In those cases, I don;t know that I’ve done something needing self-forgiveness. More like I wasn’t (am not) done yet, and still have to develop…
    Or have I completely missed what we’re talking about here?

    • You certainly have not missed it at all. You have expanded it. You have caught the growth portion of change in individuality, which does not require anything other than refinement. (And I am answering your comment in reverse…)

      I do not equate tolerance and respect, but profess they are interdependent. By design, they augment and support one another. And I am with you, there are many who never get to the place where respect is earned.

  2. I don’t see us as animals, but I do believe we all have common needs that drive us. Tolerance is two different things now-a-days. People are tolerant of some things but intolerant of others. I believe we were talking about self, however, so I’ll not go there (save it for later lol). Self-forgiveness (for a 12-stepper this might be something you include in a 4th step inventory and in the making ammends step) is one of the hardest things to do. I have learned, though, that withholding forgiveness from self (or others) stymies growth and makes me more intolerant in every way as I lick my wounds and become defensive. If God forgives me, who am I to withhold it from myself?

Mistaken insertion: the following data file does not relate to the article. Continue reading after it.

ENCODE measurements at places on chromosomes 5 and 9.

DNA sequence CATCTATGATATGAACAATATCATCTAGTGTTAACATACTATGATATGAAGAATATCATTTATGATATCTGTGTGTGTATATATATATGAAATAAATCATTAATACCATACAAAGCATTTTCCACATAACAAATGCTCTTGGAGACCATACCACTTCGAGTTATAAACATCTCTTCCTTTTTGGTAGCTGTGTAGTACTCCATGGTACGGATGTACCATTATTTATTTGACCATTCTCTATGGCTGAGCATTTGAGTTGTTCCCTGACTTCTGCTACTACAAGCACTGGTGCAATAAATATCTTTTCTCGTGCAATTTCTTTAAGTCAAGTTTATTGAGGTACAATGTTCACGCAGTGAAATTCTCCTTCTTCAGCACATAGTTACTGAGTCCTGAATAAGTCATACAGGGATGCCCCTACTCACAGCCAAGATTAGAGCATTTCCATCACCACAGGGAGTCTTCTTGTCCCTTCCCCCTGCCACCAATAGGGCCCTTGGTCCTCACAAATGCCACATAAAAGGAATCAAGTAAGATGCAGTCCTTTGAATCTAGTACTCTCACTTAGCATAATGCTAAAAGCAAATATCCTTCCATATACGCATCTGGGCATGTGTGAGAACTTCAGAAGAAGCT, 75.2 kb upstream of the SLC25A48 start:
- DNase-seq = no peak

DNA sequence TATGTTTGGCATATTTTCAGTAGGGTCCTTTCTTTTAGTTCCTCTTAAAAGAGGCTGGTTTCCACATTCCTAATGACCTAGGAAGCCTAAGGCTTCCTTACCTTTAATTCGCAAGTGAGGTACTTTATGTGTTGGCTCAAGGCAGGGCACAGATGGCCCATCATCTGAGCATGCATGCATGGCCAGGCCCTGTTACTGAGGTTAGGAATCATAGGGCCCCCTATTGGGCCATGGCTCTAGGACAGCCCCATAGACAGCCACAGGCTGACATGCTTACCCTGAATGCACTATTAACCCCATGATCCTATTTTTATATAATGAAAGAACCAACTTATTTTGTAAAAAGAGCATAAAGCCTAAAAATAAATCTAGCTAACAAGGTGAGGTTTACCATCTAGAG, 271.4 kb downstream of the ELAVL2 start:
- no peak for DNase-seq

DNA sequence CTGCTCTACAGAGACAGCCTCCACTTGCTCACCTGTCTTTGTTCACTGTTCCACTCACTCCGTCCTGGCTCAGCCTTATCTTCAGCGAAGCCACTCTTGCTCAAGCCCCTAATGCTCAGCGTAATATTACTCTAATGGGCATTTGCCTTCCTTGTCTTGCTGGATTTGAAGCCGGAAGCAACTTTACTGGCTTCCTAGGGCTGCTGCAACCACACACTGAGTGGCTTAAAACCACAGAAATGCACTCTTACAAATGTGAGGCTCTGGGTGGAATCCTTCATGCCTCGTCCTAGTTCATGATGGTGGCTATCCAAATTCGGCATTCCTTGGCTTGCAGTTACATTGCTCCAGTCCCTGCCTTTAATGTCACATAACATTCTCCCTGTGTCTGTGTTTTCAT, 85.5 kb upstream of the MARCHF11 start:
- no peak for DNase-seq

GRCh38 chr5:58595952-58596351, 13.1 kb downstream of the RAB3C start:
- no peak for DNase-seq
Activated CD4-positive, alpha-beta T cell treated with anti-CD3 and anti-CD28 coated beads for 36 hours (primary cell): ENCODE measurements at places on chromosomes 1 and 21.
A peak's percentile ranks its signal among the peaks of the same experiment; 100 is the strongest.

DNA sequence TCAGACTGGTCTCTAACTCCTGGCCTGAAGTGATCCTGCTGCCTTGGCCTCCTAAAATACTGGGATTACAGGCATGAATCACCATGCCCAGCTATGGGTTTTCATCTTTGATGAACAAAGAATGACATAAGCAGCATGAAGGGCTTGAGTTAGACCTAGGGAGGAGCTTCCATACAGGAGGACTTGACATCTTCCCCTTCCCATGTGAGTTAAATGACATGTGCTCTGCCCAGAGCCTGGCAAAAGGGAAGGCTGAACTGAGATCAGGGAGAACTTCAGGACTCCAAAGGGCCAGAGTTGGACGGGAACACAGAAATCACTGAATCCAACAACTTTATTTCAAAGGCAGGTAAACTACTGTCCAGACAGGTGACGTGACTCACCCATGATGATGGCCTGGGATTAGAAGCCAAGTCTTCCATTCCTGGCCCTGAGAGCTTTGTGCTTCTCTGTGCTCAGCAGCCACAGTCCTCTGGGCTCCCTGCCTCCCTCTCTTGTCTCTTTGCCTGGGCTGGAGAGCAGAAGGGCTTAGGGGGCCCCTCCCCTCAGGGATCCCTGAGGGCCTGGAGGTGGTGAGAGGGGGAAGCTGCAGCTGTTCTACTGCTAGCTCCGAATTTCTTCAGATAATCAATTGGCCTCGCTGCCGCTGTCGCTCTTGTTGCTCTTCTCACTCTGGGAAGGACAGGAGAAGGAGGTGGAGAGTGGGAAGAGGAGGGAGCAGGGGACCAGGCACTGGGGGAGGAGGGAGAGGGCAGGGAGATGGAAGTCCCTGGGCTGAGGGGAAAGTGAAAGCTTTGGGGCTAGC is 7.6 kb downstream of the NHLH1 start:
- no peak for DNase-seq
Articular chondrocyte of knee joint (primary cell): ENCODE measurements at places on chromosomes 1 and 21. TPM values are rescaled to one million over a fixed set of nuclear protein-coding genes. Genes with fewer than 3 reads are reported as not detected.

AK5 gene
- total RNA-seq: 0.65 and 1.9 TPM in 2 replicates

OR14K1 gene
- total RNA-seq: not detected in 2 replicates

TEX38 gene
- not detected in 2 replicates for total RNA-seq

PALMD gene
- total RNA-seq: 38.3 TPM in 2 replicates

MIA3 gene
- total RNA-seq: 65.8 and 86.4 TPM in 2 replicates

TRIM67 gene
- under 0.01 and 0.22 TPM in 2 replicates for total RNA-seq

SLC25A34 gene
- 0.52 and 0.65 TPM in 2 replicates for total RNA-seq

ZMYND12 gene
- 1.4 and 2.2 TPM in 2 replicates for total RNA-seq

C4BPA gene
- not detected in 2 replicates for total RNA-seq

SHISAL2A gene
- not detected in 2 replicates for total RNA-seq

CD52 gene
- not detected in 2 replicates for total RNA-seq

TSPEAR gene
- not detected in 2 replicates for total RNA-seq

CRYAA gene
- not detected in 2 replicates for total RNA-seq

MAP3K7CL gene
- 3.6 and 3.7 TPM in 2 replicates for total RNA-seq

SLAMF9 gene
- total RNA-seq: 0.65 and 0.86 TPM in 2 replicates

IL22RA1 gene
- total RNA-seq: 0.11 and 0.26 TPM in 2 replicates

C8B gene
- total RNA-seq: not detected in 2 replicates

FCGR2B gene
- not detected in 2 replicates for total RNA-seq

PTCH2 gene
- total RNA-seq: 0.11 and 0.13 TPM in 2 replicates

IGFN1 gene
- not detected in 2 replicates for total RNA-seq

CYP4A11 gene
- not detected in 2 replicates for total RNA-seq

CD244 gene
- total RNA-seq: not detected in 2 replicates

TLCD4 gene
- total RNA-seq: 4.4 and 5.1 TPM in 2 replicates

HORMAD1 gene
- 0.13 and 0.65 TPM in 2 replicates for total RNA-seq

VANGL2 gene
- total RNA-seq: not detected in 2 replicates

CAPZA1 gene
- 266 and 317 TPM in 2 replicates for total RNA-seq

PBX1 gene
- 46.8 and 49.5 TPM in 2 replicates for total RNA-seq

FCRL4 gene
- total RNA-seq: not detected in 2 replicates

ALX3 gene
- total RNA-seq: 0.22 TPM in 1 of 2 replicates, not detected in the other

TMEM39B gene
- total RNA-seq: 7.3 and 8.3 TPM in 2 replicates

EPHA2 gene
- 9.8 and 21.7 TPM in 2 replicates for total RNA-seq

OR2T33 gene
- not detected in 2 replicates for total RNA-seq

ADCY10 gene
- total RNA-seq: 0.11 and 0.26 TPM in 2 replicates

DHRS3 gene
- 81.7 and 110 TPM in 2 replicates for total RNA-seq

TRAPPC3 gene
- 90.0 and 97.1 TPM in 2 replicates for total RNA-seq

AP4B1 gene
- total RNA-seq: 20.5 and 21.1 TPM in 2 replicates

• But alas, dear Angie, we are mammals. We are not so individual as not to share genetics. And yes, tolerance of self means letting go. I can see what you mean about the stymied growth, though. Sometimes defense is a very difficult position. It is why we build walls. And you should not.

  3. Mammals, yes, but we would have to get into a creationism vs. evolution discussion to deliniate what I meant. This was an interesting discussion. I enjoyed the comments as much as the post:)

    • I am so very glad you stopped by tonight. And the comments are why we have Talk Tuesday 😉

  4. Tolerance is much more palatable the way you define it here. What I mean is there has become a softening of any position that might potentially be offensive. I don’t have to tolerate everything everyone does or believes, but I can respect them as people. There has to be right and there has to be wrong.

    I don’t know if that makes sense to you or not, but I am not sure how else to say it. Don’t misunderstand me neither, I am not saying it is ever ok to hurt someone else, especially for who they are. All I know is that tolerance is being crammed into brains of our school children, but I don’t think they are teaching tolerance as you have defined it here.